- If your post has between 1 and 4 images, the Twitter card will be set to large photo summary
- if your post has more than 4 images, the Twitter card will be set to gallery
WordPress SEO: Install WordPress SEO by Yoast and navigate to Social > Twitter, where you can choose between summary and large photo summary cards. Bonus: Yoast also helps out with Facebook Open Graph!
JM Twitter Cards: Install JM Twitter Cards and you can enable summary, large photo summary, app, and photo cards.
No matter which of these plugins you use, you’ll need to wind up your process by taking a URL from your blog or website (not the main site name; a specific URL where you’d like your card to display) and running it through the Twitter Card validator. You’ll probably end up getting a message like this.
From here, click the “request approval” button, fill out the quick information the form asks for (your website, a description of your website, your Twitter handle, your email address)
Twitter says it could take up to a few weeks to get approval, but all my tests for this post got approved almost instantly. When you’re approved, you’ll get an email that looks like this:
The next time you tweet one of your links, it should be card-ified!
If you have a WordPress.com site
By default, WordPress-hosted blogs are enabled for Twitter Cards. WordPress automatically scans the contents of your post and determines the best Card type. (You’ll still need to do the validator step, though.)
If you have a Tumblr or Blogger blog
For Tumblr, Blogger or any other kind of site, get working on befriending a developer or getting comfortable with code—adding meta tags are the way to go here (you’ll also need to validate). This also goes for more complicated cards that require a few extra steps, like the player card.
Need-to-knows and strategies for Twitter cards
So far we’ve talked about all the great things about Twitter cards, of which there are many. There are a few caveats to know, too.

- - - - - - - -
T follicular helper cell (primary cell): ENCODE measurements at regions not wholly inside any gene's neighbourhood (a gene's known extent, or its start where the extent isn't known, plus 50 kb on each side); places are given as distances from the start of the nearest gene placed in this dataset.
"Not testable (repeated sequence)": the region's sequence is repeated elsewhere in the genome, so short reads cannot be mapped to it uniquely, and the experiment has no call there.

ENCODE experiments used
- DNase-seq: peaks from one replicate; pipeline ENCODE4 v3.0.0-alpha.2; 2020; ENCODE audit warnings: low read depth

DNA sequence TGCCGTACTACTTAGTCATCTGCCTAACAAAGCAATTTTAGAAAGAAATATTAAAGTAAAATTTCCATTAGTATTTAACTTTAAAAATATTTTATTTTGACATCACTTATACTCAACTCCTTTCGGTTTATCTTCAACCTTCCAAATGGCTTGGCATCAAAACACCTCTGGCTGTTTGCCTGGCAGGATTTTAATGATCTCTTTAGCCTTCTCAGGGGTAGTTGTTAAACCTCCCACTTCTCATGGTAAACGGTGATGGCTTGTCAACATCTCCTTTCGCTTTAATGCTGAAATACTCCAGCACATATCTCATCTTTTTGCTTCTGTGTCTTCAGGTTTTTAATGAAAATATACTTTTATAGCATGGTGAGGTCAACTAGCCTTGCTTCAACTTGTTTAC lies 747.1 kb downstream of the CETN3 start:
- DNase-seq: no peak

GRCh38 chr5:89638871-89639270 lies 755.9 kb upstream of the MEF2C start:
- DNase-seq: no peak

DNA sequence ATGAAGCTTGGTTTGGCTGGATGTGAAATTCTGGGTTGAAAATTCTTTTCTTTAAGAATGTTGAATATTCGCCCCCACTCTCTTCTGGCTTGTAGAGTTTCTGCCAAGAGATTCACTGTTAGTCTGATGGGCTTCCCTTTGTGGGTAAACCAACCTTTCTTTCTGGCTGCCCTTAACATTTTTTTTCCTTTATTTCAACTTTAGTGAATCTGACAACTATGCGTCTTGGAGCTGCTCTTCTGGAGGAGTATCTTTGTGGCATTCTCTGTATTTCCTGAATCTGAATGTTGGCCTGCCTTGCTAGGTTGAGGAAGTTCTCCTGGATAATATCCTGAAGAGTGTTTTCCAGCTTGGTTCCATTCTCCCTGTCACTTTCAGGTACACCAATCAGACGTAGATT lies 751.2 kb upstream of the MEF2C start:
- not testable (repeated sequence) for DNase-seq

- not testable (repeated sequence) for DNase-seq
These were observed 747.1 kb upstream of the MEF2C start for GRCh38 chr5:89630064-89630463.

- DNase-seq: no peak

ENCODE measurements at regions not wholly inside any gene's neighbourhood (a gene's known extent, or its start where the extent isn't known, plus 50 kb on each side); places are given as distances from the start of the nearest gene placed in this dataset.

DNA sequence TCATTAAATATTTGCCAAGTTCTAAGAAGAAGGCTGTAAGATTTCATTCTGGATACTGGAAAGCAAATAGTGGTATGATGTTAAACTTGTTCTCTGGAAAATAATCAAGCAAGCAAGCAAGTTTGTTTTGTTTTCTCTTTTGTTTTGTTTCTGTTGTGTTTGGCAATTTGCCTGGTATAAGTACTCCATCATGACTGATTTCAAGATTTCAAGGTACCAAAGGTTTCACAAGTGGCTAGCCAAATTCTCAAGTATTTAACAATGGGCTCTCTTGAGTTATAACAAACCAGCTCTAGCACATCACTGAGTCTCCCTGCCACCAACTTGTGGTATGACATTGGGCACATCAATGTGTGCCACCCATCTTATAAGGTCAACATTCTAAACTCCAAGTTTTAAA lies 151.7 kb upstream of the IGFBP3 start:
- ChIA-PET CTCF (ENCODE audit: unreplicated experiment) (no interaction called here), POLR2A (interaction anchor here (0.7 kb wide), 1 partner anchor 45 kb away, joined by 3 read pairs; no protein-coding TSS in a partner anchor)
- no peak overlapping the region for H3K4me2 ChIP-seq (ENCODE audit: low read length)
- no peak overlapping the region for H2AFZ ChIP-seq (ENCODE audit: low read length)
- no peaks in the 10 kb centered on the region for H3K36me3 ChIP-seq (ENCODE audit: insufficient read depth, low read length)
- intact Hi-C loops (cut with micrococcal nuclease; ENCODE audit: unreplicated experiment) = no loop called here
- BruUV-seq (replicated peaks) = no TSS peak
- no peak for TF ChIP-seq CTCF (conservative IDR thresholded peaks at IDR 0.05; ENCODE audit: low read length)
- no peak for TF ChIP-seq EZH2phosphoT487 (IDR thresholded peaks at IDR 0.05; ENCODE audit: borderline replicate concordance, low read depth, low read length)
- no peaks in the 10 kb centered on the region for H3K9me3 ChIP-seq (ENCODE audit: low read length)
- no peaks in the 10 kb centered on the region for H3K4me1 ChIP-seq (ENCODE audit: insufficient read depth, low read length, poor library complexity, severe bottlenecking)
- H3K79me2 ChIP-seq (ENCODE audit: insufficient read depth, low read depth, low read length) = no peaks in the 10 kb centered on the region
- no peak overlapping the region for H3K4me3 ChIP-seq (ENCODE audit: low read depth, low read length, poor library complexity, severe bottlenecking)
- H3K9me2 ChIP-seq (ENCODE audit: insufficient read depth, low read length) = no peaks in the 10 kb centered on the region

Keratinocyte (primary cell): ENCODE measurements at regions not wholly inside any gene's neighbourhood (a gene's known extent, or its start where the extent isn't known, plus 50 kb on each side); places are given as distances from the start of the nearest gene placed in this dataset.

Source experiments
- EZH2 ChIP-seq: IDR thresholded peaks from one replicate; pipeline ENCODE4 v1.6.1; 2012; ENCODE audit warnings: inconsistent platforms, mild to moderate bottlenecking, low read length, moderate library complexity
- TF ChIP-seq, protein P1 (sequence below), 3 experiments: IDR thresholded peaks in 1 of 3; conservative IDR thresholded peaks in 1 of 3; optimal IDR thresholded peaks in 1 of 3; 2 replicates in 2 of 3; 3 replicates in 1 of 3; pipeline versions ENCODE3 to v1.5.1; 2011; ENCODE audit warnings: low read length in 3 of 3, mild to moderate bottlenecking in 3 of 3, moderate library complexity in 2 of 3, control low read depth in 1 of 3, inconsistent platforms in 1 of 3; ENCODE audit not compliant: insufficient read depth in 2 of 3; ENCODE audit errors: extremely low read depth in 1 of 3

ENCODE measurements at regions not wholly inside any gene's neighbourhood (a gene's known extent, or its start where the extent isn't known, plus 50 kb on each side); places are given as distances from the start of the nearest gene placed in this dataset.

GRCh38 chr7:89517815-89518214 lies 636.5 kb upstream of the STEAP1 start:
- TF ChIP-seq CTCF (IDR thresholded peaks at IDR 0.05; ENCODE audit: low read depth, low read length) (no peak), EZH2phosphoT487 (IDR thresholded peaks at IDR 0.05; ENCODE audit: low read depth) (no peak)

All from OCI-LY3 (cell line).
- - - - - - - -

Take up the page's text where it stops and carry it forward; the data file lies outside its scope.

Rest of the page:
1. Most cards are unexpanded, so make users want to click
First of all, your Twitter card ensures that all your extra information will travel with every post to Twitter. However, there’s no guarantee that your audience will click to see it.
For instance, here’s how the Huffington Post would likely want you see its post.
But in the Twitter stream, and as it gets retweeted by fans, here’s how it looks. Only when that “view summary” text at the bottom right is clicked will users see the full Twitter card.
The default for all Twitter cards (except website and lead generation cards, which are treated a little differently) is this unexpanded version that relies on the user to click for more.
The lesson here? Make your copy so compelling and intriguing that users want to click (not so different than what we’re already used to doing with Twitter, right?)
What aren’t they getting out of? Let’s find out:
Ah, got it. Looks comfy!
Basically, whichever card you choose you’ll want to be aware that every word counts—in the tweet itself and in your extra space for descriptions and calls-to-action.
Make your offer clear, your text compelling. You might even consider including a “click to expand” call to action in your tweet to ensure maximum visibility.
2. Prioritize images
Twitter is pretty good about finding and resizing images to fit your posts, but help yourself out by devoting a little extra time to your images in posts where cards are enabled and the images you make for special cards like lead generation and website cards.
Once your cards are in place it might be tempting to let them to do the work and tweet fewer photos, but keep prioritizing attached photos, too! Tweets with images attract 18% more clicks, 89% more favorites and 150% more retweetsthan those without them, and Twitter shows photos by default in the stream (as opposed to cards, which need to be clicked to expand).